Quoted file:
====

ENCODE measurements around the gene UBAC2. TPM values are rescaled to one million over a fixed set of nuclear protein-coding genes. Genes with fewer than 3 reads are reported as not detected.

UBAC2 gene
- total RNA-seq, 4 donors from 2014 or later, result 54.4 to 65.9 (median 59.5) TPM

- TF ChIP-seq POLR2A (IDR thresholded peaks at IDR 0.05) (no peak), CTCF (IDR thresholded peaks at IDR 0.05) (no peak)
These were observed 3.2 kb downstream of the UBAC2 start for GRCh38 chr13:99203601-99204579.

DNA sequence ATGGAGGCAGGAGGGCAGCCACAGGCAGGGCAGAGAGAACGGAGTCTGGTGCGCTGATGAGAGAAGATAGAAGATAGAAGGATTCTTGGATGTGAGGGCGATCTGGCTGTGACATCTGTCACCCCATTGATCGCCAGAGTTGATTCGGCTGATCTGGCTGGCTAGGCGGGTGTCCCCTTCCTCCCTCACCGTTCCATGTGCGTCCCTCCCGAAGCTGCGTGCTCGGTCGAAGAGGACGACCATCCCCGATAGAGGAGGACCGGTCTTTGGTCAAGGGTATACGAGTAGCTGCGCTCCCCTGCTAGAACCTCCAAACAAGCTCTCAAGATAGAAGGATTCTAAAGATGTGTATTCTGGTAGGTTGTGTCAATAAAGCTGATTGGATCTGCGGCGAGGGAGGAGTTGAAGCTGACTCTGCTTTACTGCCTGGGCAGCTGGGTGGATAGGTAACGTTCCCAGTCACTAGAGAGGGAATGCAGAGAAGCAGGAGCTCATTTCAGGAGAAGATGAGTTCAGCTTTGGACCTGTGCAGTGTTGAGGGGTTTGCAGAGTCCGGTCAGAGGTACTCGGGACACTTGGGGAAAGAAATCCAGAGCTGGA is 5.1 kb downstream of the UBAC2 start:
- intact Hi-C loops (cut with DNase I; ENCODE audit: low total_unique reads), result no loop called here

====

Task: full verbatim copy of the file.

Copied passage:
ENCODE measurements around the gene UBAC2. TPM values are rescaled to one million over a fixed set of nuclear protein-coding genes. Genes with fewer than 3 reads are reported as not detected.

UBAC2 gene
- total RNA-seq, 4 donors from 2014 or later, result 54.4 to 65.9 (median 59.5) TPM

- TF ChIP-seq POLR2A (IDR thresholded peaks at IDR 0.05) (no peak), CTCF (IDR thresholded peaks at IDR 0.05) (no peak)
These were observed 3.2 kb downstream of the UBAC2 start for GRCh38 chr13:99203601-99204579.

DNA sequence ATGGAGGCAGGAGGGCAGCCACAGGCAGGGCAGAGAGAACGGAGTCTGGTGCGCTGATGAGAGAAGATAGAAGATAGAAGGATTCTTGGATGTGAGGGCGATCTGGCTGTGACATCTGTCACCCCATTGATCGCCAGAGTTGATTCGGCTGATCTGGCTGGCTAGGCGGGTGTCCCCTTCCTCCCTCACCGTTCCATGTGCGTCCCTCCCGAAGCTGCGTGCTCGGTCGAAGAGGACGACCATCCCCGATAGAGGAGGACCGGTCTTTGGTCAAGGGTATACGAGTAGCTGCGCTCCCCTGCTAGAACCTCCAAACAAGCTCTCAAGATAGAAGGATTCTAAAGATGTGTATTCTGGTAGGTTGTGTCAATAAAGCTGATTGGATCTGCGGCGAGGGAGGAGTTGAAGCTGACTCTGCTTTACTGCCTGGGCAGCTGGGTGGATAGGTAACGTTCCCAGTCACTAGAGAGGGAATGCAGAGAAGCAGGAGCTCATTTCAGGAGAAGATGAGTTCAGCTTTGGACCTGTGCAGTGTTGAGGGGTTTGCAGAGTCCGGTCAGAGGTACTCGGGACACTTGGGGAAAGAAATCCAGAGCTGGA is 5.1 kb downstream of the UBAC2 start:
- intact Hi-C loops (cut with DNase I; ENCODE audit: low total_unique reads), result no loop called here